Wednesday, July 16, 2008


"I could be blogging this," I thought. Then I selfishly kept it to myself for a bit. Sipping a latte- a good latte, much better than starbucks- in a giant ballroom in a palace while typing on the next book.

The palace- murdering bastards or not, megalomaniacs do some really cool architecture. The Presidential Palace- marble and inlay, hammered gold door, murals on ceilings forty feet high and domed. Isher-style optical illusions that aren't illusions because they are done in three dimensions... very, very cool.

Sitting under the billiards pavillion next to the swimming pool. Drinking cold water and thinking, just thinking.

It was beautiful and there is meaning in that. There is meaning and many lessons in every contrast in this land, in history and its consequences, in what is and what could be. Things I can't write here other than to make broad generalizations because each supporting detail is a story and a human, the very specifics that I can't share.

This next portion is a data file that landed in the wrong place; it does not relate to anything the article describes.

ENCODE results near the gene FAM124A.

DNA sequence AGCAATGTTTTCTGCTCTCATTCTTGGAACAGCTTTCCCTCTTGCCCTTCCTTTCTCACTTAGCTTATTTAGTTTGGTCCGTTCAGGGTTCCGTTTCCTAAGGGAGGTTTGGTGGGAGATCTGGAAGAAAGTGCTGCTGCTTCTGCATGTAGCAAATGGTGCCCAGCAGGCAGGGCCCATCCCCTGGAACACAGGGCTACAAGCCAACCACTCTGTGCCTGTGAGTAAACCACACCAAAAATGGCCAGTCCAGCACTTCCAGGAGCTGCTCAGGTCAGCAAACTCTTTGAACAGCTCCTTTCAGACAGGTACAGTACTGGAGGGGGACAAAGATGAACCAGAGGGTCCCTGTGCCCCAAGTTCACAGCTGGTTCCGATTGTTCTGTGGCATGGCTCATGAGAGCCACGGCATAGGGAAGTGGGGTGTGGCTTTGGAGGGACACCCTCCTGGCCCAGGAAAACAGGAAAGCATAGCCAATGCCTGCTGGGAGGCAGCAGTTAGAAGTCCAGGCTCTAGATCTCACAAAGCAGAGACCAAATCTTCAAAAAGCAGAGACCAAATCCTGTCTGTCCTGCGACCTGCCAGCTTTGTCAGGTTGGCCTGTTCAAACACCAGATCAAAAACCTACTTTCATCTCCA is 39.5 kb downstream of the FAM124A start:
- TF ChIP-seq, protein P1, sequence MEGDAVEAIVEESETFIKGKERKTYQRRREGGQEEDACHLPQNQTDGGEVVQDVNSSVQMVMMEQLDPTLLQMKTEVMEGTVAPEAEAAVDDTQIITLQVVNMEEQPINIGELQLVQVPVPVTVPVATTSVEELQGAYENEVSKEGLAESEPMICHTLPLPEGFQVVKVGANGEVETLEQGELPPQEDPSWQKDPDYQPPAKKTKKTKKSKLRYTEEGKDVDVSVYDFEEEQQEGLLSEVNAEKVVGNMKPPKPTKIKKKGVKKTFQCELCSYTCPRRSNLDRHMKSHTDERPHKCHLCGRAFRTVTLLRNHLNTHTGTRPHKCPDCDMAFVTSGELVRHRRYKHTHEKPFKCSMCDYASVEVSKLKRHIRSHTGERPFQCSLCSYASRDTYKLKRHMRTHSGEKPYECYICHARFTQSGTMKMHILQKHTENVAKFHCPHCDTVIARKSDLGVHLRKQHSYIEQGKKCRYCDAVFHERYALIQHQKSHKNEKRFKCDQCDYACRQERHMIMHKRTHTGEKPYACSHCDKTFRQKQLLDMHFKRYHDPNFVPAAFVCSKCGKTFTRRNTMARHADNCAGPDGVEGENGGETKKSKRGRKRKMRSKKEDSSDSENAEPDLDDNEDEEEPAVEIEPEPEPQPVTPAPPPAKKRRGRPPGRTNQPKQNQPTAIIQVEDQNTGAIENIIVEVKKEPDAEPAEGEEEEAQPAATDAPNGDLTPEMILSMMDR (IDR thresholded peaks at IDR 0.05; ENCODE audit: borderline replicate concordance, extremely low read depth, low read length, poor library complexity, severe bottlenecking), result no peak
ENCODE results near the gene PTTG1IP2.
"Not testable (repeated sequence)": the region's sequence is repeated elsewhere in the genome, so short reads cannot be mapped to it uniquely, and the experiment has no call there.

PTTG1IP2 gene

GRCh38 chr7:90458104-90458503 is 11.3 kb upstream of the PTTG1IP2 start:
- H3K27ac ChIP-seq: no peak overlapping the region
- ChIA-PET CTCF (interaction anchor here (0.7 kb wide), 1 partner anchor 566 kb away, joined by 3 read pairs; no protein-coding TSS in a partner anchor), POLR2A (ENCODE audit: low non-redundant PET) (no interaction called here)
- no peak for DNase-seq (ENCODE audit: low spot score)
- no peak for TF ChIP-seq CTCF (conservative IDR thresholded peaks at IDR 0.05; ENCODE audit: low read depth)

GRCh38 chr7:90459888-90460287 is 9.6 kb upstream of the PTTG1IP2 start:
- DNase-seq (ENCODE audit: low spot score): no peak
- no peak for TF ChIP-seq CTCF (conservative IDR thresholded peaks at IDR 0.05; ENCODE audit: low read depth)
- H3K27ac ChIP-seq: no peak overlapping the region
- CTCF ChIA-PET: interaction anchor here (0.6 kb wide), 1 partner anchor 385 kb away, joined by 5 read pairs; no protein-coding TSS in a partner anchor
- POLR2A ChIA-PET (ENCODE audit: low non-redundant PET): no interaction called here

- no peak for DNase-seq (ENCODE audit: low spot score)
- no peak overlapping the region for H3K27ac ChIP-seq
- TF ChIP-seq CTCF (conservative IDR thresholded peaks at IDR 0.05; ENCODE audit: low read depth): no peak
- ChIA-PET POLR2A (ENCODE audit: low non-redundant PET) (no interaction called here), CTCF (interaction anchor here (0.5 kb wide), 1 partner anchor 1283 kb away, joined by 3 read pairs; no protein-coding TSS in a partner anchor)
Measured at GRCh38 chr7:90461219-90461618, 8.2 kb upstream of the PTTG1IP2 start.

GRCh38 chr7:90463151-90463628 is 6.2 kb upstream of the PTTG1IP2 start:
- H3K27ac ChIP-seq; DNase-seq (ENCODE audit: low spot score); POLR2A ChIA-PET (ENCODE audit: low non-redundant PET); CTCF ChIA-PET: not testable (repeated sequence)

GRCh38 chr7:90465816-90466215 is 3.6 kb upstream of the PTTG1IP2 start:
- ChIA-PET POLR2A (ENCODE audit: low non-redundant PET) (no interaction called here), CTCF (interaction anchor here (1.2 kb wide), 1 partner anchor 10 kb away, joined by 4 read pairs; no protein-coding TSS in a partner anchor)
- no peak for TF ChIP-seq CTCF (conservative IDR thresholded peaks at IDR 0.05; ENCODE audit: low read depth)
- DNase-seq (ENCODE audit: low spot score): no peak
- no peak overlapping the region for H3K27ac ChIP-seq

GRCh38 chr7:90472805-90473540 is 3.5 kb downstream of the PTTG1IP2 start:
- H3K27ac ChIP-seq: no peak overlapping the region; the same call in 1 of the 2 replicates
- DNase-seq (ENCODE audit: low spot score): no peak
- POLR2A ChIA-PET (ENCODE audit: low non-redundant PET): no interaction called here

Kai Jones said...

Did you ever read Le Guin's "The ones who walk away from Omelas"? That's what I think of when you describe the palace: a society of happy, beautiful, wealthy people whose lifestyle is preserved because (in the magic of that story) in a dungeon at the bottom of the ugliest part of the city is a small child whose entire life is abuse. You cannot remove the child from the dungeon without destroying those bright, joyful lives above.

Megalomaniacs can create beauty, but it is a beauty founded on abuse of someone else.

Kai Jones said...

You can read the story here if you haven't already.

Anonymous said...

Maybe that contrast in the land makes what you are seeing all the more gorgeous? I know that living where we do I forget to look at the natural beauty and become surprised by it once again when I have seen or experienced something ugly.

Is it a life's lesson to only be surprised by the contrasts...or not to be?

Maybe what you are experiencing with the mission is intense enough that you are waking up again to the beauty that can surround you, or maybe you have always been an intense enough person that you see the beauty that most of us miss in our daily humdrum.

Blessings to you Rory for reminding me to look,